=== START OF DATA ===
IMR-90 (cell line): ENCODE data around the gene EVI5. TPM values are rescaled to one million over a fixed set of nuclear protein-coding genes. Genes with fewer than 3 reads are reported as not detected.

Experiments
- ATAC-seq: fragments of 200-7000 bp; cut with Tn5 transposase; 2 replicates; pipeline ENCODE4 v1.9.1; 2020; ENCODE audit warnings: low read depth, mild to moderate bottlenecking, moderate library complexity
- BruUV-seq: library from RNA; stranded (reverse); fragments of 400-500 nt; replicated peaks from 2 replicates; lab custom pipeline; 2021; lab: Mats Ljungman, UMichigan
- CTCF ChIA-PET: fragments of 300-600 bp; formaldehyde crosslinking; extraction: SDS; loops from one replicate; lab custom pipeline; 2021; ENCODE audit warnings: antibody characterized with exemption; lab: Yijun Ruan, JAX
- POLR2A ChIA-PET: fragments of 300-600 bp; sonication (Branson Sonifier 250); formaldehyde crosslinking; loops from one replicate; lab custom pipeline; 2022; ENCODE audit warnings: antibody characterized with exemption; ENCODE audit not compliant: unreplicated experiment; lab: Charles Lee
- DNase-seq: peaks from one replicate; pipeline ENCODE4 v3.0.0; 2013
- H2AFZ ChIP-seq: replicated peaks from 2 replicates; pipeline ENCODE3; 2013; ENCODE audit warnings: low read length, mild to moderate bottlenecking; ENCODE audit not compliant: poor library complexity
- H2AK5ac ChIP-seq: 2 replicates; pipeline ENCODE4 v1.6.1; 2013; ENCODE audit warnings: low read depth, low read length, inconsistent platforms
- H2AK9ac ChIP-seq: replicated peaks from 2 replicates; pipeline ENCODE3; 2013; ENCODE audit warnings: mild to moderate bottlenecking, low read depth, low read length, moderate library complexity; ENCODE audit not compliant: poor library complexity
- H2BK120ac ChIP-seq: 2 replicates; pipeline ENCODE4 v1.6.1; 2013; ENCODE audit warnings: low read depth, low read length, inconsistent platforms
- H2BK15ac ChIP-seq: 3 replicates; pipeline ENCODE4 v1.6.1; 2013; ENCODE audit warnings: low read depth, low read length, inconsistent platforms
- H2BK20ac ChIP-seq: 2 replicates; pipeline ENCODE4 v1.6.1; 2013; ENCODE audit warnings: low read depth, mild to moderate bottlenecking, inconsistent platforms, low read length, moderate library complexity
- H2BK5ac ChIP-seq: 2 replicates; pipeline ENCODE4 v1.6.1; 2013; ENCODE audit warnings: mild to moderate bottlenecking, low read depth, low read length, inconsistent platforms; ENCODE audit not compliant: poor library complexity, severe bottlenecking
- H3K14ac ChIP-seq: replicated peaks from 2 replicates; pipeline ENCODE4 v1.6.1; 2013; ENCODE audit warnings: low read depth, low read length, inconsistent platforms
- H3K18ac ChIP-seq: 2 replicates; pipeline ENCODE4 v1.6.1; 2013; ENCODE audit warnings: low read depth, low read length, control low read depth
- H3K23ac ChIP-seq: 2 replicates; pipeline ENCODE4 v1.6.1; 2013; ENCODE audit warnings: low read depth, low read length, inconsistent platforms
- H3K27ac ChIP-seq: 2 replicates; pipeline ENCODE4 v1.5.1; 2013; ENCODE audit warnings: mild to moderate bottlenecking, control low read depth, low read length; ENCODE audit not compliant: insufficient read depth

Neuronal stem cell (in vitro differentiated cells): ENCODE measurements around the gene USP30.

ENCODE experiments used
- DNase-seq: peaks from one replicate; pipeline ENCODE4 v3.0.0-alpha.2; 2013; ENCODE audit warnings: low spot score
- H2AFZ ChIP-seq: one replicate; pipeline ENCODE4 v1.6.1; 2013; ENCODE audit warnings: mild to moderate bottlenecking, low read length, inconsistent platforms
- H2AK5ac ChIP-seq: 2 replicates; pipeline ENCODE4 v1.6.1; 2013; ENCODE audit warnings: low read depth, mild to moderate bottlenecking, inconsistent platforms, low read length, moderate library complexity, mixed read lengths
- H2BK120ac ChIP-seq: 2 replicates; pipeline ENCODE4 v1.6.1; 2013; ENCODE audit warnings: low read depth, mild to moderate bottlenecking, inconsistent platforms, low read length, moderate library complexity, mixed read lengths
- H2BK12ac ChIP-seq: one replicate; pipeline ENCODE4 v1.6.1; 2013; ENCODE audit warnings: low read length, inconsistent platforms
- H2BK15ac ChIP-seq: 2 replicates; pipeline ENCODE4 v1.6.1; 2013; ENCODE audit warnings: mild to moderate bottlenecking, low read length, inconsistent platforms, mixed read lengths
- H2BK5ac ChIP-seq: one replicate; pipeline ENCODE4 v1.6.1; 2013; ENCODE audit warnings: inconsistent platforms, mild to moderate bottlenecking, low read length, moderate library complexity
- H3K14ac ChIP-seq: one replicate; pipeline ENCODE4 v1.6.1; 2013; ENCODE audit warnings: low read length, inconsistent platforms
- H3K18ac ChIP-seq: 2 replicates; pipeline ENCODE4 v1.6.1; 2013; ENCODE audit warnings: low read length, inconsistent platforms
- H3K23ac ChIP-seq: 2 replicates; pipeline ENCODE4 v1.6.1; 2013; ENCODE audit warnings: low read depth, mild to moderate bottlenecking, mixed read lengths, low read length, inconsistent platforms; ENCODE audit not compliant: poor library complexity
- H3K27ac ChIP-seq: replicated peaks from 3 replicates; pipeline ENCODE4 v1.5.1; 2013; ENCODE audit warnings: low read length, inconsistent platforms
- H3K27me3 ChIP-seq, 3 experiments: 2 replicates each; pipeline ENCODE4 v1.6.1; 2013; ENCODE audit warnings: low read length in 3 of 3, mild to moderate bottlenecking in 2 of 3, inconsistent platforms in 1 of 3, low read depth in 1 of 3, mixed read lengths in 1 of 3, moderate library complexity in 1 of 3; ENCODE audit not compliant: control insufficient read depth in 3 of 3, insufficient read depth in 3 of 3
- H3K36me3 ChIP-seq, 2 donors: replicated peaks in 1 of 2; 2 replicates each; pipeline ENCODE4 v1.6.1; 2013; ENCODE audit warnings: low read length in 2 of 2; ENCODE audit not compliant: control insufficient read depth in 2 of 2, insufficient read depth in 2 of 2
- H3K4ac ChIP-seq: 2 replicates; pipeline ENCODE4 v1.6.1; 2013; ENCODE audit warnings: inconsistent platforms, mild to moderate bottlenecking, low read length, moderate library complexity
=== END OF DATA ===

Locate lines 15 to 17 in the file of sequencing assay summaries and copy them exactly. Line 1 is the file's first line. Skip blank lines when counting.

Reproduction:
- H3K14ac ChIP-seq: replicated peaks from 2 replicates; pipeline ENCODE4 v1.6.1; 2013; ENCODE audit warnings: low read depth, low read length, inconsistent platforms
- H3K18ac ChIP-seq: 2 replicates; pipeline ENCODE4 v1.6.1; 2013; ENCODE audit warnings: low read depth, low read length, control low read depth
- H3K23ac ChIP-seq: 2 replicates; pipeline ENCODE4 v1.6.1; 2013; ENCODE audit warnings: low read depth, low read length, inconsistent platforms